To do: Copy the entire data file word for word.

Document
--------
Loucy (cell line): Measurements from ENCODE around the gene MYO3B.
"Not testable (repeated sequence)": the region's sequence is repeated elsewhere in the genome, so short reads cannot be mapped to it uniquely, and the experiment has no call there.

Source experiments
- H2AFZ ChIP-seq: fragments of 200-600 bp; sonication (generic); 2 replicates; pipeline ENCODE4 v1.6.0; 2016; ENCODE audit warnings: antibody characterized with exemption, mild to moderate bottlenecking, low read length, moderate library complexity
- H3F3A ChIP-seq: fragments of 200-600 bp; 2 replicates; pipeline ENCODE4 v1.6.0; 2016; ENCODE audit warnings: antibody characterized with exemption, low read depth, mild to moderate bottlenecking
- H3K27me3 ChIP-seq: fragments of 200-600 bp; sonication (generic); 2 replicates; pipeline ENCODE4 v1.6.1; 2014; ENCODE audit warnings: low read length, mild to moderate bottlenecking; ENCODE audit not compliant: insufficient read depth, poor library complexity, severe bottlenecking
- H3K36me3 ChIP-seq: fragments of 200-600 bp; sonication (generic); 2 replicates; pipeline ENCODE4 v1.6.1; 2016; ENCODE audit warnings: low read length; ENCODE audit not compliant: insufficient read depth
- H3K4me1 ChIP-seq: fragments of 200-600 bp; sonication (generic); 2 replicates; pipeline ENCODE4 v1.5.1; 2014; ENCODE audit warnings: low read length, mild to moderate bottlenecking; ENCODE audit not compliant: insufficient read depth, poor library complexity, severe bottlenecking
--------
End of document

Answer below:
Loucy (cell line): Measurements from ENCODE around the gene MYO3B.
"Not testable (repeated sequence)": the region's sequence is repeated elsewhere in the genome, so short reads cannot be mapped to it uniquely, and the experiment has no call there.

Source experiments
- H2AFZ ChIP-seq: fragments of 200-600 bp; sonication (generic); 2 replicates; pipeline ENCODE4 v1.6.0; 2016; ENCODE audit warnings: antibody characterized with exemption, mild to moderate bottlenecking, low read length, moderate library complexity
- H3F3A ChIP-seq: fragments of 200-600 bp; 2 replicates; pipeline ENCODE4 v1.6.0; 2016; ENCODE audit warnings: antibody characterized with exemption, low read depth, mild to moderate bottlenecking
- H3K27me3 ChIP-seq: fragments of 200-600 bp; sonication (generic); 2 replicates; pipeline ENCODE4 v1.6.1; 2014; ENCODE audit warnings: low read length, mild to moderate bottlenecking; ENCODE audit not compliant: insufficient read depth, poor library complexity, severe bottlenecking
- H3K36me3 ChIP-seq: fragments of 200-600 bp; sonication (generic); 2 replicates; pipeline ENCODE4 v1.6.1; 2016; ENCODE audit warnings: low read length; ENCODE audit not compliant: insufficient read depth
- H3K4me1 ChIP-seq: fragments of 200-600 bp; sonication (generic); 2 replicates; pipeline ENCODE4 v1.5.1; 2014; ENCODE audit warnings: low read length, mild to moderate bottlenecking; ENCODE audit not compliant: insufficient read depth, poor library complexity, severe bottlenecking